Amandla! A Revolution In Four-Part Harmony


1h 42m 2002

Brief Synopsis

Through a chronological history of the South African liberation struggle, this documentary cites examples of the way that music was used in the fight for freedom. Songs united those who were being oppressed and gave those fighting a way to express their plight. The music consoled those incarcerated,

Film Details

Also Known As
AMANDLA! A Revolution In Four Part Harmony
MPAA Rating
Release Date
2002
Distribution Company
Artisan Entertainment

Technical Specs

Duration
1h 42m

Synopsis

Through a chronological history of the South African liberation struggle, this documentary cites examples of the way that music was used in the fight for freedom. Songs united those who were being oppressed and gave those fighting a way to express their plight. The music consoled those incarcerated, and created an effective underground form of communication inside the prisons. Nine years in the making, Amandla! was shot in South Africa and features interviews with a diverse range of individuals, who candidly share their experiences of struggle and song. The film brings dozens of freedom songs to the screen, drawing upon original recordings and thrilling, sometimes impromptu live performances by celebrated South African musicians and nonprofessionals alike. Threaded throughout the film, these rich anthems take viewers on an extraordinary journey through the spiritual and physical reality of life under apartheid. The chronicle unearths the story of an extraordinary unsung hero, composer and activist Vuyisile Mini. A courageous political leader as well as a gifted songwriter and poet, Mini quickly realized the expressive potency of song after the apartheid government came to power in 1948, depriving black South Africans of their most basic rights as citizens. Mini gave voice and hope to a powerless people with anthems like that warn his day of reckoning will come. To tell the story of this music, Amandla! turns to the people of South Africa itself. Among those featured in intimate interviews are the renowned musicians who helped expose the suffering of black South Africa to the world, including trumpeter Hugh Masekela, singer Miriam Makeba, pianist Abdullah Ibrahim, singer/songwriter Vusi Mahlasela and singer Sibongile Khumalo. There are several generations of South Africans who experienced the struggle on the ground, a group that ranges from actress/singer Sophie Mgcina to freedom fighter (now Chief Director, West and Central Africa in the government's Department of Foreign Affairs) Lindiwe Zulu and activist/music producer Sifiso Ntuli.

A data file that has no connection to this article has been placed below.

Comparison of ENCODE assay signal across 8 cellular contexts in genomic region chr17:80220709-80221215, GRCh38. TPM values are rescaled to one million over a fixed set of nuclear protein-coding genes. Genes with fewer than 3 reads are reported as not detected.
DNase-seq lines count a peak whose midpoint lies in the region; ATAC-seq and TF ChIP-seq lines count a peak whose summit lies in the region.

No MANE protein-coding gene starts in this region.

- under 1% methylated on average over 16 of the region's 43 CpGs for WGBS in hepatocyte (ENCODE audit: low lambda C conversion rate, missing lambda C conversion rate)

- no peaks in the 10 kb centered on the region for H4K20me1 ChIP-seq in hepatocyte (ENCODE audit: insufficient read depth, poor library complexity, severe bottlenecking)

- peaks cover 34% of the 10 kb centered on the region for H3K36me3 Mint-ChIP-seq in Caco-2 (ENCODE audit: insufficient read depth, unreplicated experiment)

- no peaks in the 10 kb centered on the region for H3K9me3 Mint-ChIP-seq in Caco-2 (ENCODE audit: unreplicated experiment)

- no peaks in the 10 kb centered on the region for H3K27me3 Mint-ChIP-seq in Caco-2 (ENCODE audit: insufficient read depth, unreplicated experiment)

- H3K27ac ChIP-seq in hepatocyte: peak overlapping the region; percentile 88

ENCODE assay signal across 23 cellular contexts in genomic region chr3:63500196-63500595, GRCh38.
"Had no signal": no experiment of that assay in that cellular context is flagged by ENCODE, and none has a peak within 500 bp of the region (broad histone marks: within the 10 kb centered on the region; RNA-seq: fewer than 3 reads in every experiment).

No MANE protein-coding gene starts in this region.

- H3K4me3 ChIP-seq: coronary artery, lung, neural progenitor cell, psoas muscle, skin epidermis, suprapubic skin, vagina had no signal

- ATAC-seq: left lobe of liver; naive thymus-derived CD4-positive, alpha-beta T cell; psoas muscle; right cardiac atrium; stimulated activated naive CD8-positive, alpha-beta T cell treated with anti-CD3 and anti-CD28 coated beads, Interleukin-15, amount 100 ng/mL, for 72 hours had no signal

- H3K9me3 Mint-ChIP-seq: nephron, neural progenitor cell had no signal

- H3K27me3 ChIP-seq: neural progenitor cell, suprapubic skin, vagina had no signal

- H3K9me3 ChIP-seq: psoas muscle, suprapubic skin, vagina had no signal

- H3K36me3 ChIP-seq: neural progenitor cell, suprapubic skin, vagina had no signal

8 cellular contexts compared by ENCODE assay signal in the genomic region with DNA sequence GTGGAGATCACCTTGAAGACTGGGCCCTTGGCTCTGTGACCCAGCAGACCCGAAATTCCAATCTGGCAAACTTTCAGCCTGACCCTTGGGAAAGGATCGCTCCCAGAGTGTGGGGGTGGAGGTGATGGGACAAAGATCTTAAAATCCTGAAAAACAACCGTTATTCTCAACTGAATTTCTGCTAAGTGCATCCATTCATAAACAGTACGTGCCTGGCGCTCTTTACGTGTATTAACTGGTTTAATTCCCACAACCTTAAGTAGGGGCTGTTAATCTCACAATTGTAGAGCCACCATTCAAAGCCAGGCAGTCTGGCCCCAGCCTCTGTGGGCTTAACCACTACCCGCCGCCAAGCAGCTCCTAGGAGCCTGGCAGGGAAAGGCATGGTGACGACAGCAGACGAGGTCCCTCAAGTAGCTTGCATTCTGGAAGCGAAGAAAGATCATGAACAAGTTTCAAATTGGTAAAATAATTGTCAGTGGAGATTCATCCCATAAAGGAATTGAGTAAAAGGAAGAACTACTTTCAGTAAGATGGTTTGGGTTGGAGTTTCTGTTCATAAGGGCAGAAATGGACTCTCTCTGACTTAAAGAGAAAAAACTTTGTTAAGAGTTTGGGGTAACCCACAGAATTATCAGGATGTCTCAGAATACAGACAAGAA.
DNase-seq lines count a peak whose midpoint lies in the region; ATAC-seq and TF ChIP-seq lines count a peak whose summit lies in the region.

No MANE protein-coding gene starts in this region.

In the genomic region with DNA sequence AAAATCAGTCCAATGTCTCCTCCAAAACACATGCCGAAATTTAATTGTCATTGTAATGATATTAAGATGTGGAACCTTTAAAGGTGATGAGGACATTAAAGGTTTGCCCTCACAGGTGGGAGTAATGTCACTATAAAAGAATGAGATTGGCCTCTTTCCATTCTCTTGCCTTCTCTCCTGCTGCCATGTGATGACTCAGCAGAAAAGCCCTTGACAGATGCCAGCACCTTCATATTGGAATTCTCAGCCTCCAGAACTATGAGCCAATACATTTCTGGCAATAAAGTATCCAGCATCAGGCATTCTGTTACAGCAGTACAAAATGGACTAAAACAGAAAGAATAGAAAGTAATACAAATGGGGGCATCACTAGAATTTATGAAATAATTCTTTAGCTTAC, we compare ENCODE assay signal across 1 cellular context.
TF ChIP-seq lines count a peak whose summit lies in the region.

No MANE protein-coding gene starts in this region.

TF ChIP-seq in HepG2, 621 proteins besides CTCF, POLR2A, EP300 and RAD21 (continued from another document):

Film Details

Also Known As
AMANDLA! A Revolution In Four Part Harmony
MPAA Rating
Release Date
2002
Distribution Company
Artisan Entertainment

Technical Specs

Duration
1h 42m

Quotes

Trivia

Miscellaneous Notes

Winner of the Documentary Audience Award and the Freedom of Expression Award at the 2002 Sundance Film Festival.

Released in United States February 28, 2003

Released in United States January 2002

Released in United States on Video October 21, 2003

Released in United States Winter February 19, 2003

Shown at Sundance Film Festival (Documentary Competition) in Park City, Utah January 10-20, 2002.

Amandla means "power" in the Xhosa language.

Released in United States January 2002 (Shown at Sundance Film Festival (Documentary Competition) in Park City, Utah January 10-20, 2002.)

Released in United States Winter February 19, 2003

Released in United States February 28, 2003 (Los Angeles)

Released in United States on Video October 21, 2003